Leicester I suspect is like most cities and towns across the UK, it doesnt really have a suitable "beer festival" venue, let alone one like Nottingham castle with 6 acres of prime hirable space in the heart of the city, even if it did chances are there would be any number of barriers that might not be insurmountable, but could be costly in terms of organisation, we shouldnt forget festivals are largely run and put together by volunteers.

    So its a compromise and you end up in old town halls, inevitably still with 60's makeovers,converted concert venues,exhibition halls, church halls etc, etc, all designed primarily for other stuff and the beer festival kind of has to fit in around it.

    Just having a great looking venue isnt always the whole story either, Norwich is a prime example, St Andrews Hall is great venue,people hire it for weddings, but its too small now for the size the festival has become, you need something twice or even three times as big, you talk about queueing at Leicester Friday night, you queue to get into Norwich at 11am on Friday for little more than a 3hr lunchtime session youd get at a pub and Ive seen people leave at 2:30pm and join the queue already building for when the doors next open several hours later.

    Though space isnt always the answer, few years back Chappel beer festival attracted so many visitors, it being held mostly in the open there was plenty of room for people to keep coming in, but the bars were overwhelmed, it was taking 30-45mins to get served which actually resulted in people ordering more beer when they did get served which then increased the waiting time even more, as a result Chappel have had to go ticket only on Friday nights to limit the numbers so they can cope...and you know guess what people complain theres now less of an atmosphere instead :)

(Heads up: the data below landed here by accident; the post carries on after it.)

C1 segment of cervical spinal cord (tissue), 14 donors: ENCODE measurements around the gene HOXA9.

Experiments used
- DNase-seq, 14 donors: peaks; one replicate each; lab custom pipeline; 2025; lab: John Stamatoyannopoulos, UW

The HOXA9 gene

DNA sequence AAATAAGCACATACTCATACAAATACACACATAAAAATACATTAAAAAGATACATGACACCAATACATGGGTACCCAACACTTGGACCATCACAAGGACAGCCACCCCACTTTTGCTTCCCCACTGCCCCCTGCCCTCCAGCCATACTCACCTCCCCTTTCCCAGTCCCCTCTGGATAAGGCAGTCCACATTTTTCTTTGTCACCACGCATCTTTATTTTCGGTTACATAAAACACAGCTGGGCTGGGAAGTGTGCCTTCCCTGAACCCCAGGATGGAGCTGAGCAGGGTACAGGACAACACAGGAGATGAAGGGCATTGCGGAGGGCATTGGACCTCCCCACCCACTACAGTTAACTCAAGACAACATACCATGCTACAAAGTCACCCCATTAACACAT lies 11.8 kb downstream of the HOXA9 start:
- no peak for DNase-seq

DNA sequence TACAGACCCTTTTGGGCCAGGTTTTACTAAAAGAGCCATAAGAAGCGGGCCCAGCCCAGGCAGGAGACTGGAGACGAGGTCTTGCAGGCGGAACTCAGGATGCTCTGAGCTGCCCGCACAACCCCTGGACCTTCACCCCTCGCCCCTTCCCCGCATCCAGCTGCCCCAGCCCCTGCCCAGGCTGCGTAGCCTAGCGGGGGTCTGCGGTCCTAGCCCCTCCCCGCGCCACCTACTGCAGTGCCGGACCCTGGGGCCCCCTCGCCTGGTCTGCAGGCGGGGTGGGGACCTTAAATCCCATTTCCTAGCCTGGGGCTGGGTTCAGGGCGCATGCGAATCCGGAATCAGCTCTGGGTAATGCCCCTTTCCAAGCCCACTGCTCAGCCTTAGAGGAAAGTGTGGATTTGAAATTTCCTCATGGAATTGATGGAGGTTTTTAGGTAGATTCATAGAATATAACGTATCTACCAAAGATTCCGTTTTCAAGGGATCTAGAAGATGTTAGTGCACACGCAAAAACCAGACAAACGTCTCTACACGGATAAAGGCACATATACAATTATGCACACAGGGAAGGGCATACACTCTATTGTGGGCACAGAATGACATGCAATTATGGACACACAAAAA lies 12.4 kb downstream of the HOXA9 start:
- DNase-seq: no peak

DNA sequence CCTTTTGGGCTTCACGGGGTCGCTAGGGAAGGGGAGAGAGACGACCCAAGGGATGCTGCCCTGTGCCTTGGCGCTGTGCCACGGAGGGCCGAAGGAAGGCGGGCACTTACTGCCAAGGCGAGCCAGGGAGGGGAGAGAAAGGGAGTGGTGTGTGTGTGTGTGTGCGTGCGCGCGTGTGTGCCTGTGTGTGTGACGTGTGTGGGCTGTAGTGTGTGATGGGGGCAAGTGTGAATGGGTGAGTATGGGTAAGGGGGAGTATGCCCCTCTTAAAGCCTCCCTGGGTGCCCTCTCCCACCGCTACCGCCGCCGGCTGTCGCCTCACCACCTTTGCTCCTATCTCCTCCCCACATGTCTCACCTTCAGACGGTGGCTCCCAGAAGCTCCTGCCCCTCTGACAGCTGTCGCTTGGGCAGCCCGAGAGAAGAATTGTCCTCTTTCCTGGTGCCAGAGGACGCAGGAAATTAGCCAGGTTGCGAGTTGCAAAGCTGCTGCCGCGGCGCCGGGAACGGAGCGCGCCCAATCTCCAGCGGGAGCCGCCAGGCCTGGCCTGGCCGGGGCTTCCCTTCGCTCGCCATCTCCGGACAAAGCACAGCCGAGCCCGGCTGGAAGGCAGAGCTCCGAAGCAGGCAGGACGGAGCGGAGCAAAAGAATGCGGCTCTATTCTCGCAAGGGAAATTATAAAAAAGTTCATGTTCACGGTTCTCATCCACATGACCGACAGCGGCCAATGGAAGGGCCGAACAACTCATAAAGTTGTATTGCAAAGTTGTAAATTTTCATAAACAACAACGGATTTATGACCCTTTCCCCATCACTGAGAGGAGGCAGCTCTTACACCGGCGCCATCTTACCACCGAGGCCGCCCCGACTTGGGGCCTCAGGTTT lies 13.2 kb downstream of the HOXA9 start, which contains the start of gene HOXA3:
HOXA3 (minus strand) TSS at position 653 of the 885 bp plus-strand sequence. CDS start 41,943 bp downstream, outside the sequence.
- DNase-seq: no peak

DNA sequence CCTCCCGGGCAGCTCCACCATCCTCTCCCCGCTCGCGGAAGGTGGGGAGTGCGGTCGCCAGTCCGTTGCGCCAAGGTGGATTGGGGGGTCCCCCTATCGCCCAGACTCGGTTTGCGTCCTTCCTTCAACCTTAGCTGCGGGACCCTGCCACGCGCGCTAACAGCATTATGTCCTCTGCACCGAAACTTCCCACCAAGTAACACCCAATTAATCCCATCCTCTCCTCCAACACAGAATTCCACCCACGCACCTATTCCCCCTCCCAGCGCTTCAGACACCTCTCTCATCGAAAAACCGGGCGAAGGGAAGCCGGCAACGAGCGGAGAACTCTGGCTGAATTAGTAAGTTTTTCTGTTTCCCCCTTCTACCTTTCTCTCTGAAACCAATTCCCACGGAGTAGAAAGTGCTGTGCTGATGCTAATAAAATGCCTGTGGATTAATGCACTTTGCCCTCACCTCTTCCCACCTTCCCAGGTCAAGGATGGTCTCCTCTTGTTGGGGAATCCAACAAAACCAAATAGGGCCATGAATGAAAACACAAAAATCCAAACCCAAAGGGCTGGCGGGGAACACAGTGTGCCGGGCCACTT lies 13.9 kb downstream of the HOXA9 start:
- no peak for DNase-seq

So I dont know what the answer is in terms of venue, its incredibly difficult to find one that ticks all the boxes, its alot harder I think than getting a pub venue right.

    As far as the purpose goes the benefit in being able to try a wider selection of beers than is available down the local, well surely thats the point,if all that was on offer were the same beers down at the local, why not go to the local instead, the festival allows you to try many good beers from regions that you maybe will never be able to sample under normal circumstances and beer supplies do and can change, theres more of a push to get more than just the standard in all the time, even in pubs who arent necessarily sold completely on cask ale.